Hostile rhetoric escalates between Saudi Arabia and Iran
LONDON - Tensions between Saudi Arabia and Iran intensified with an ugly exchange involving Iranian Supreme Leader Ayatollah Ali Khamenei and Saudi Arabia’s highest religious authority, Grand Mufti Sheikh Abdulaziz al-Sheikh.
Khamenei, in a statement September 5th, accused the kingdom in last year’s haj stampede and labelled Saudi authorities unfit to oversee the annual event, which is one of the five main pillars of Islam.
On September 24th, 2015, more than 2,000 people, including an estimated 450 Iranians, died in a stampede in Mina, independent sources said. The death count from Saudi officials was 769.
Khamenei’s statement, which was seen by many as an attempt to politicise the haj, called on Muslim countries to “fundamentally reconsider” management of the pilgrimage.
Al-Sheikh strongly rebuked Khamenei and the Iranian regime, calling them enemies of the Islamic religion.
In comments carried by the Jeddah-based Arab News, Al-Sheikh said: “We have to understand that they are not Muslims. They are the followers of majus (a reference to Zoroastrians who worship fire). Their enmity towards Muslims is old and their main enemies are the followers of Sunnah.”
Tehran in June banned its citizens from taking part in the haj, the first time it had done so since the 1980s.
The decision by the Islamic Republic came after months of negotiations between Riyadh and Tehran. When Iranian authorities officially announced they would not allow Iranians to participate in the annual Muslim event, they cited a number of reasons, from security to an inability to obtain visas in Iran.
The recent comments by Khamenei prompted angry reactions from Gulf officials including Gulf Cooperation Council (GCC) Secretary- General Abdul Latif al-Zayani, who denounced the “false and disgraceful charges” against Saudi Arabia.
Zayani’s statement said GCC countries should consider Iran’s allegations a public incitement “in a desperate bid to politicise this major annual Islamic convergence that brings together pilgrims from all over the world during blessed days on the land of the Two Holy Mosques”.
The statement added that Iran’s hostile campaigns included false allegations contrary to the values and principles of the true Islamic religion, which promotes compassion, amity and brotherliness.
In a September 7th news conference in London, Saudi Foreign Minister Adel al-Jubeir also accused Iran of politicising the haj. Jubeir said the Iranians’ motivation was to achieve political gains and divert attention from its internal problems.
Egypt’s most influential Islamic body rejected Iranian calls for joint management of the haj, suggesting that such calls would cause “sedition” in the Muslim world.
“We confirm our vehement rejection of calls by some regional powers to internationalise the management of the two holy mosques in the sacred [Saudi] lands,” al-Azhar’s Council of Senior Scholars said in a statement.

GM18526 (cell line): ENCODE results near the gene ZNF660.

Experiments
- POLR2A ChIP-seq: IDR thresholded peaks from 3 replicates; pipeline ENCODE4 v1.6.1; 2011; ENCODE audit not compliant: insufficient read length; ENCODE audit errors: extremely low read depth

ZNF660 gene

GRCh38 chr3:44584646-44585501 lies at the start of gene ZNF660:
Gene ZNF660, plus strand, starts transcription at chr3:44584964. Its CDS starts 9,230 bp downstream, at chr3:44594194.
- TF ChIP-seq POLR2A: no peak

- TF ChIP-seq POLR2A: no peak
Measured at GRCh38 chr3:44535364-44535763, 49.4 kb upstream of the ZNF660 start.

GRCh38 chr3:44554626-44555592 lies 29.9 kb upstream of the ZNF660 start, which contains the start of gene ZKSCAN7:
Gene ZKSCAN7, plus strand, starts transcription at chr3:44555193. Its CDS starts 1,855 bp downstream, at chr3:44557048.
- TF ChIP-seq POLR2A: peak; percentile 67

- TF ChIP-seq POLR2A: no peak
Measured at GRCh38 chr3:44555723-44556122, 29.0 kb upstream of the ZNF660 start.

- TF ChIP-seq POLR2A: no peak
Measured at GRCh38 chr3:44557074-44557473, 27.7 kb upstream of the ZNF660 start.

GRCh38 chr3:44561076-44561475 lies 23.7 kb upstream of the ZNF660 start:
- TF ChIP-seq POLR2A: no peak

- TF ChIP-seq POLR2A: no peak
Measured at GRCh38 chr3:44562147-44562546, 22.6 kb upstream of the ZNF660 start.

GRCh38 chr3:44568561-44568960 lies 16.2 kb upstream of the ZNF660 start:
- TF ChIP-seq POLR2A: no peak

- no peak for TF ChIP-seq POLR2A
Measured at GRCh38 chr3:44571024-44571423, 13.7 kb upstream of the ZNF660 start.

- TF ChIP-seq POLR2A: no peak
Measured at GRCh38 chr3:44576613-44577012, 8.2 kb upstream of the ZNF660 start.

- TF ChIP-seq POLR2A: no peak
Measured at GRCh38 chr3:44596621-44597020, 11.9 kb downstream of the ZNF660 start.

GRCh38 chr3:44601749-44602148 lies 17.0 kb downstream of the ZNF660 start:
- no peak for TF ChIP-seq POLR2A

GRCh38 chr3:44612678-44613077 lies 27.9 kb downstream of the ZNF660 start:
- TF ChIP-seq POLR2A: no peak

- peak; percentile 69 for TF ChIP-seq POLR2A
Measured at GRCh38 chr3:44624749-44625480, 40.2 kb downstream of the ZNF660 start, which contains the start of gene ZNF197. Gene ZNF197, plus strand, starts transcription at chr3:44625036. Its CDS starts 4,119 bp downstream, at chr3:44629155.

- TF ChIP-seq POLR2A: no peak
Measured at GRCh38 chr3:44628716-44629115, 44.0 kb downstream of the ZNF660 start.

“The kingdom of Saudi Arabia is the one responsible for organising the haj affairs without any foreign interference. This bizarre suggestion is a new door for sedition, which must be closed,” it said.
Tensions between Iran and Saudi Arabia date to the days of the shah but relations had been comparatively cordial. They worsened after the 1979 Islamic revolution and the start of the Iran-Iraq war in 1980, which saw Saudi Arabia and the United States warily back Iraqi dictator Saddam Hussein.
In 1987, tensions escalated during the haj when Iranians in Mecca staged a political demonstration and clashed with Saudi riot police. More than 400 people died in the incident and mobs attacked the missions of Saudi Arabia, Kuwait, Iraq and France.
Diplomatic ties were cut in 1988 but were restored two years later.
The 1990s was a period of relative calm between Riyadh and Tehran, particularly during the presidency of Iranian reformist Mohammad Khatami. However, with the 2003 US invasion of Iraq, the revelation of Tehran’s nuclear programme and the election of hardline president Mahmoud Ahmadinejad, relations nose-dived.
Tensions escalated in 2011 when the United States uncovered an assassination plot against Jubeir, who was then the Saudi ambassador to the United States.
Iran and Saudi Arabia are on opposite sides of a number of regional conflicts. In the Syrian civil war, Saudi Arabia is backing rebels fighting Syrian President Bashar Assad, who is militarily supported by the Islamic Republic and its Lebanese proxy, Hezbollah.
In Yemen, a Saudi-led coalition is at war with Iranian-backed Houthi rebels in an effort to restore the internationally recognised Yemeni government to power.
The kingdom broke off official ties with Iran in January after its diplomatic missions were attacked by mobs following the execution in Saudi Arabia of a radical Shia cleric convicted on terrorism charges.